Within 3 months, a group of six dedicated new players will have become a formidable faction. After this point they might start building new safe houses, and possibly expand their operations into other aspects of city life. If they took their time and acted more carefully, by spending some of their actions to conceal their activities, they might take six months to reach the same strength, but they’d be ready to strike from the shadows and become a truly formidable conspiratorial group within the city.
On the outskirts of town is an old arena. It is one of the many ruins from the old age; an age that most people have forgotten. A band of warriors have chosen to make this ruin their base of operations, a place to train in the arts of combat, make a bit of money by putting on a few shows, and maybe do a bit of gambling on the side. Officially, the town guard don’t like this sort of thing; but unofficially, a few members of the guard wouldn’t mind testing their skills against warriors (some have even considered joining since all they do in the town guard is stand around protecting the duke’s chateau, or walk the streets of town).
There are a dozen individuals who have gathered together to restore the old arena. They have a wide mix of influence spheres, but Militia, Street and Craftsmanship are more common among them. Let’s work on the assumption that every member has an average of one each in these three influences (some might have 2, some might have none). For this exercise, let’s also say that half of the members have High Society influence; maybe they consider this “medieval fight club” to be some kind of subversive activity that keeps their lives interesting, and keeps them on their toes in case someone should challenge them to a duel. For half of the members, this is a serious endeavour, for the other half this is just a side interest (they spend up to half of their influence actions on this), it is an open faction. 12 members make it a level 4 faction; since it is above the 10 character threshold, but not above 15.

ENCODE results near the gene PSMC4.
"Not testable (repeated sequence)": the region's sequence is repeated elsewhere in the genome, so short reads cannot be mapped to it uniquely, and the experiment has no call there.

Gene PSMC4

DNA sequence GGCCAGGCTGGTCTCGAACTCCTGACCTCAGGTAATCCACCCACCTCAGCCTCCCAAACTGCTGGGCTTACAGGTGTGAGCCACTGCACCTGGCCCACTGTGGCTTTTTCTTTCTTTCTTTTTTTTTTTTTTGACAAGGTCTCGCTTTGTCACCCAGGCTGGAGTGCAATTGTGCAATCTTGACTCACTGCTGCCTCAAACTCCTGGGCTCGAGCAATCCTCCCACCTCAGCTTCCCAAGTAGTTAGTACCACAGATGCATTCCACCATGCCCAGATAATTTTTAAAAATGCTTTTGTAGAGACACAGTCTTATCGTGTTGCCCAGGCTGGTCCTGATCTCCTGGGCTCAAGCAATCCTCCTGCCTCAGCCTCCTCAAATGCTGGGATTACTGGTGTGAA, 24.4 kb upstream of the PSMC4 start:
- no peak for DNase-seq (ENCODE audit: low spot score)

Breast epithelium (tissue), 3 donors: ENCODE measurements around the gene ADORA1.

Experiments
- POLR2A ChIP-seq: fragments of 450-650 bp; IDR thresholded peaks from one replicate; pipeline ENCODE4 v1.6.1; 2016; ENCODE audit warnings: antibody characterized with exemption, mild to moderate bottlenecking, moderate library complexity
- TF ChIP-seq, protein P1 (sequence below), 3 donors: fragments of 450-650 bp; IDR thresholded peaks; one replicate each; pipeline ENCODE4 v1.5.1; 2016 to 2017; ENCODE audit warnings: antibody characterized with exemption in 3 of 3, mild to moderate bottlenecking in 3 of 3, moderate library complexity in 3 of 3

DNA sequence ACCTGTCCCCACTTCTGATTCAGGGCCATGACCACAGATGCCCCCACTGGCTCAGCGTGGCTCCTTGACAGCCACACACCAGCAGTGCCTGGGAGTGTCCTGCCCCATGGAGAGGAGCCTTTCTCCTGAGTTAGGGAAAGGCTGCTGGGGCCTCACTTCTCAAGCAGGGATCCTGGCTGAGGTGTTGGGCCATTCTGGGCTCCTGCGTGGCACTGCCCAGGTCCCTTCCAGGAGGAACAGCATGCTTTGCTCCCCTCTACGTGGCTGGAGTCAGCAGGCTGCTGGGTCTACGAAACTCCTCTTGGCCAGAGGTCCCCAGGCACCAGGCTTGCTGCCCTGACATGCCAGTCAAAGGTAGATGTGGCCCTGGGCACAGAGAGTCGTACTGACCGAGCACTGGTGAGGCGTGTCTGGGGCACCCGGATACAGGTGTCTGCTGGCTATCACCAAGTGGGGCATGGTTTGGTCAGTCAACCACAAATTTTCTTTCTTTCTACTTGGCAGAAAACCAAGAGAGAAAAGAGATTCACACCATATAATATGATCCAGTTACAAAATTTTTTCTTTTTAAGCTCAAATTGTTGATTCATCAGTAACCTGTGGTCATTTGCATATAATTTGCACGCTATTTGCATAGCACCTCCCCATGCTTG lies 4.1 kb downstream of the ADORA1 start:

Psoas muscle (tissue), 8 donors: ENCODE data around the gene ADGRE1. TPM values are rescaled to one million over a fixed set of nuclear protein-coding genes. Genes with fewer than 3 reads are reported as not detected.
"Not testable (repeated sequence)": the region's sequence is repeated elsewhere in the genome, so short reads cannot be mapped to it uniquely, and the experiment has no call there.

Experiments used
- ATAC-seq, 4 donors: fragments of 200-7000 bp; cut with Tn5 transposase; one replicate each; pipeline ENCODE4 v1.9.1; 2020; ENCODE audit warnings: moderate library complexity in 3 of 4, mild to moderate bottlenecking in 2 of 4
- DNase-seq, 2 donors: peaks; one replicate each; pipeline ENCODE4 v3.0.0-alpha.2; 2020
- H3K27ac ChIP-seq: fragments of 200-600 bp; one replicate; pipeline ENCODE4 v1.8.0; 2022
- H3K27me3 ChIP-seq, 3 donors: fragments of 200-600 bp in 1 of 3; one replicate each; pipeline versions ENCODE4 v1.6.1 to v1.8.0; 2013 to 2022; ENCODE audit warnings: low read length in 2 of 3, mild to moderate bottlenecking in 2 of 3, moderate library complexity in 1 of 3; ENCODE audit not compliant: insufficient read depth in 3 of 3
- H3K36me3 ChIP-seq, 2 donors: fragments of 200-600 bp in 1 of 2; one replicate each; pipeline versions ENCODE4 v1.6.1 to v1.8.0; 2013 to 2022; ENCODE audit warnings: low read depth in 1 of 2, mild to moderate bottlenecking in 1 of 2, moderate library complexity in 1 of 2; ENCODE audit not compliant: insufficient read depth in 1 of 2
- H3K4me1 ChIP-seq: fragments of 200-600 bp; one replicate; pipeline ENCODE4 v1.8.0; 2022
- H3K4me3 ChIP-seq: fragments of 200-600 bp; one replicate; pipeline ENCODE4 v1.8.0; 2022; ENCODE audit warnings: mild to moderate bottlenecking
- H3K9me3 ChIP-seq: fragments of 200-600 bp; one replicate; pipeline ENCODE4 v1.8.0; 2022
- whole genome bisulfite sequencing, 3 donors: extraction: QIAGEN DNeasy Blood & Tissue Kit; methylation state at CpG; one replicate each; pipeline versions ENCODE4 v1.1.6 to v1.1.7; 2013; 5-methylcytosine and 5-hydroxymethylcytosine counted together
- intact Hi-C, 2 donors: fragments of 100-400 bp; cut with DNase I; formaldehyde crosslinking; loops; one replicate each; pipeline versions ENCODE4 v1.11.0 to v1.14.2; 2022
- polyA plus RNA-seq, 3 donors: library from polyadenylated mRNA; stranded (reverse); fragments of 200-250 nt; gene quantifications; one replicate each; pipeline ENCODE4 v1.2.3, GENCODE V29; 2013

Working with these numbers, we have 36 actions each month in Militia, Street and Craftsmanship (6 members x 1 level x 4 actions + 6 members x 1 level x 2 actions = 36 actions total). If half of the members have High Society influence then we can probably assume 18 of those actions available.
To rebuild the ruins, we’ll work off the numbers for creating a building from scratch. Before this point the ruins had no real impact on play, but now they’ll become a feature of the political landscape (perhaps the GM might offer a discount if they’re lucky, but for this exercise full cost). Within 2 months, the ruins could be built up into a level 4 stronghold through the pure use of influence actions (48 actions); they could halve this time by spending gold on the activity, and with their high society influence and other actions they could probably gather up enough gold (12) to reduce this to a single month. The twelve members could easily pay the 12 points of upkeep each month.
The pitfighters would definitely be interested in a battle standard, once they gain a bit of renown they might be able to hire out their services as a mercenary company. They might just start with a level 3 battle standard (they don’t want people to see them as too much of a threat at the moment). This would cost 12 influence actions to build, so they could easily accomplish this in the second month. Only those characters who have the Pitfighters as their exclusive faction would gain the benefits of the standard.
The first month might see 30 points spent on Militia actions to improve the arena’s association with fighters…which would give the entire faction a virtual level of Militia influence. The second month might see everyone dedicate their actions toward a specialty in Craftsmanship to reflect an ability to produce arms and armour for the fights (thus giving everyone a virtual level here). In the third month, each of the players have additional Militia influence (one of their own and one virtual level from the faction), this increases the factions total from 36 to 72 militia actions...another 60 points would buy another level of Militia specialty influence (using the modified costing discussed in the Thieves Guild example). In the fourth month, the faction might buy a level of Street or High Society Influence for 30 points, another level of Craftsmanship influence for 60 points, or might spend a bit longer gaining a third level of Militia influence for 90 points.
With this in place, the group would be able to produce weapons for its members, it might even start to develop a specific coat of arms. We could also start looking at the permanent hiring of support crew such as healers, apothecaries, or even town criers to advertise upcoming events.